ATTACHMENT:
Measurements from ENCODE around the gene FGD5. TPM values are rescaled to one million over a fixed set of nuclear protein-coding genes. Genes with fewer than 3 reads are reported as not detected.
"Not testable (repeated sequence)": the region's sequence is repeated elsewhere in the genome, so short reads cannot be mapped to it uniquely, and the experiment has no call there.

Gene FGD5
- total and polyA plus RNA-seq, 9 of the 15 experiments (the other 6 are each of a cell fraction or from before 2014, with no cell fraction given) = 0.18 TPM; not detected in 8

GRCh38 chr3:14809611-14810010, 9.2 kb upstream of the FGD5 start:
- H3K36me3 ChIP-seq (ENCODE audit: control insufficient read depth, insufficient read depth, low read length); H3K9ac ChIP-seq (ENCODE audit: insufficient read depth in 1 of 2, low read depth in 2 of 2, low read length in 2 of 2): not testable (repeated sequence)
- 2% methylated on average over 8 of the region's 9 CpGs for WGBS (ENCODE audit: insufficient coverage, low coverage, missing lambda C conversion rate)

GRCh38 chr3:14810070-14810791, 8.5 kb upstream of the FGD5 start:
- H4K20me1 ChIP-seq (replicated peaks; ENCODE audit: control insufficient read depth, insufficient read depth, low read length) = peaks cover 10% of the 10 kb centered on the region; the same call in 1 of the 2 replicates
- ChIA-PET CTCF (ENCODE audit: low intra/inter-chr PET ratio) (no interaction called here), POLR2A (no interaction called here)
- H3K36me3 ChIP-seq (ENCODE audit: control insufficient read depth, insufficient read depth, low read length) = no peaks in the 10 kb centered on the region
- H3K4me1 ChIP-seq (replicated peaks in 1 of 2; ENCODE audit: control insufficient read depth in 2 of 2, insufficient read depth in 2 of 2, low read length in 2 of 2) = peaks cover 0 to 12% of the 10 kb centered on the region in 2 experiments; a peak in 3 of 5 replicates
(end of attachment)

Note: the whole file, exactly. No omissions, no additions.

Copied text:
Measurements from ENCODE around the gene FGD5. TPM values are rescaled to one million over a fixed set of nuclear protein-coding genes. Genes with fewer than 3 reads are reported as not detected.
"Not testable (repeated sequence)": the region's sequence is repeated elsewhere in the genome, so short reads cannot be mapped to it uniquely, and the experiment has no call there.

Gene FGD5
- total and polyA plus RNA-seq, 9 of the 15 experiments (the other 6 are each of a cell fraction or from before 2014, with no cell fraction given) = 0.18 TPM; not detected in 8

GRCh38 chr3:14809611-14810010, 9.2 kb upstream of the FGD5 start:
- H3K36me3 ChIP-seq (ENCODE audit: control insufficient read depth, insufficient read depth, low read length); H3K9ac ChIP-seq (ENCODE audit: insufficient read depth in 1 of 2, low read depth in 2 of 2, low read length in 2 of 2): not testable (repeated sequence)
- 2% methylated on average over 8 of the region's 9 CpGs for WGBS (ENCODE audit: insufficient coverage, low coverage, missing lambda C conversion rate)

GRCh38 chr3:14810070-14810791, 8.5 kb upstream of the FGD5 start:
- H4K20me1 ChIP-seq (replicated peaks; ENCODE audit: control insufficient read depth, insufficient read depth, low read length) = peaks cover 10% of the 10 kb centered on the region; the same call in 1 of the 2 replicates
- ChIA-PET CTCF (ENCODE audit: low intra/inter-chr PET ratio) (no interaction called here), POLR2A (no interaction called here)
- H3K36me3 ChIP-seq (ENCODE audit: control insufficient read depth, insufficient read depth, low read length) = no peaks in the 10 kb centered on the region
- H3K4me1 ChIP-seq (replicated peaks in 1 of 2; ENCODE audit: control insufficient read depth in 2 of 2, insufficient read depth in 2 of 2, low read length in 2 of 2) = peaks cover 0 to 12% of the 10 kb centered on the region in 2 experiments; a peak in 3 of 5 replicates